Friday, June 20, 2014

Side stitches

For those that suffer from side stitches when running here's a possible solution. Sports that involve an up-and-down motion are most susceptible, though it does occur in cycling and swimming but not as often.  It's also true that most stitches are on the right side of the abdomen, in the area of the liver, the heaviest organ in the abdominal area. The liver, stomach, and spleen all hang from ligaments attached to the diaphragm, a large, flat muscle in the core region that creates inhalation as it contracts. During running these organs bounce pulling down on the diaphragm, sometimes causing the side cramp known as a stitch.

Here's what to do. With a stitch on the right side, exhale when you’re left foot strikes the ground. This will transfer most of the jarring force away from the afflicted side allowing you to lessen the stress on the diaphragm. Hopefully you don’t have an ongoing issue with side stitches but if it occurs give it a try.

Tuesday, June 10, 2014

Bike tours & riding styles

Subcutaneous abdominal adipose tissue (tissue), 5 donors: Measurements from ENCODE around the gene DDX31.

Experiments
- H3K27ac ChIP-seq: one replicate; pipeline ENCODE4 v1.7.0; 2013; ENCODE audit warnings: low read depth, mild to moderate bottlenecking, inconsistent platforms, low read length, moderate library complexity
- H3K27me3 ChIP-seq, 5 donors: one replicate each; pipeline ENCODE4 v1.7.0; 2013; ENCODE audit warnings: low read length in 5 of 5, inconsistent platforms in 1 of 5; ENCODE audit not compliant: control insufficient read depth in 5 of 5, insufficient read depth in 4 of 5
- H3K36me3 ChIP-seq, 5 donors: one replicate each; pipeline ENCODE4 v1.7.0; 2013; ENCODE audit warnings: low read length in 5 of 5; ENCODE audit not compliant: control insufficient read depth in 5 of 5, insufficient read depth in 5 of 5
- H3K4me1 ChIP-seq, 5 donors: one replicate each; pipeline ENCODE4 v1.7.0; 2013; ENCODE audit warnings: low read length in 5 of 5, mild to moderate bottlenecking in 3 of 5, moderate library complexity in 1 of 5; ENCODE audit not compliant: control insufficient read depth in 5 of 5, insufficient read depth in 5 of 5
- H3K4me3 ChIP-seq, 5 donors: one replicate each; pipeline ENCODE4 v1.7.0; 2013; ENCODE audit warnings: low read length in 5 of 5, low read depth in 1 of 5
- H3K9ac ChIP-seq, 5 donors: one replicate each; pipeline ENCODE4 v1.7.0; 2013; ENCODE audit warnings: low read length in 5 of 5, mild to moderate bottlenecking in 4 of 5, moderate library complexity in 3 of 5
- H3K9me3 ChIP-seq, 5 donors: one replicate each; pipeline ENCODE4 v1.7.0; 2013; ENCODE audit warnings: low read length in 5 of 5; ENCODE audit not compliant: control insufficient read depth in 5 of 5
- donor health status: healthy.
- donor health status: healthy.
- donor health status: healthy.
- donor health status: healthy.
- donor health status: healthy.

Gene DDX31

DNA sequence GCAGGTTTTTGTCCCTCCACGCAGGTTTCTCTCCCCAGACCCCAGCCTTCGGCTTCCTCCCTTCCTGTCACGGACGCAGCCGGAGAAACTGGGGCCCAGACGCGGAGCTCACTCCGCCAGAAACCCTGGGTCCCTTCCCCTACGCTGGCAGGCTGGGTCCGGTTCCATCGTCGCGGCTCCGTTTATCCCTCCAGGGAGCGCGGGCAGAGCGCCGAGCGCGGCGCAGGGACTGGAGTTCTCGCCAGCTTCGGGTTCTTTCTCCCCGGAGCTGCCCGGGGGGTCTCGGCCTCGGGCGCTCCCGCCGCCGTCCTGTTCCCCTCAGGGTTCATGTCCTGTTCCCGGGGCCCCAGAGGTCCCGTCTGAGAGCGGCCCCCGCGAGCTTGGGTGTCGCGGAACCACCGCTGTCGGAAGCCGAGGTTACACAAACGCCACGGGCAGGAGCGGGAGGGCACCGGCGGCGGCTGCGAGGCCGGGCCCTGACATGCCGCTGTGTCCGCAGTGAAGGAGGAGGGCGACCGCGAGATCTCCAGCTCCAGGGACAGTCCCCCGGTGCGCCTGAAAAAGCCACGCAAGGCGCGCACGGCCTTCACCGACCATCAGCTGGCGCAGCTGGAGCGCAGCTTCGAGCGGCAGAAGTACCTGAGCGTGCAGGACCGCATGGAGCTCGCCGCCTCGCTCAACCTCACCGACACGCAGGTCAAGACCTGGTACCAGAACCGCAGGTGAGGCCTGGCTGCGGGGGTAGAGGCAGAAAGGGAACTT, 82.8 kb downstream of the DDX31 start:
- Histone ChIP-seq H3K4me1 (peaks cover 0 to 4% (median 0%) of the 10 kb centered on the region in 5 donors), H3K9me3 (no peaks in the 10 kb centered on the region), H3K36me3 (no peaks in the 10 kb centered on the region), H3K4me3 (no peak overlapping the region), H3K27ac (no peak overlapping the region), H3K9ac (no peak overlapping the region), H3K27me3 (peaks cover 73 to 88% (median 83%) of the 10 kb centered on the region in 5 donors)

I had the pleasure of riding the Bethel cycle fest in Connecticut this past weekend which is a tour with distances of 23, 54, 84 and 105 miles and for good measure a strava team challenge on the 105 mile route. Even though it's technically not a race, at times you’re sucked into the competitive nature and become part of it. And as a perk there's always Strava segments sprinkled throughout. I guess that's why I love doing these things. Another thing that makes these tours interesting is at various times your riding with perfect strangers at all different skill levels, much of the time in a pack or pace line. You have the recreational riders with just finishing being the goal (which is fantastic and everyone's very supportive) then A and B groups of riders mixing it up as well as the Tri folks on TT bikes with their own style. The Triathletes generally don't mix it up with pace lines due to the safety factor of tri bars and pace lines which is understandable.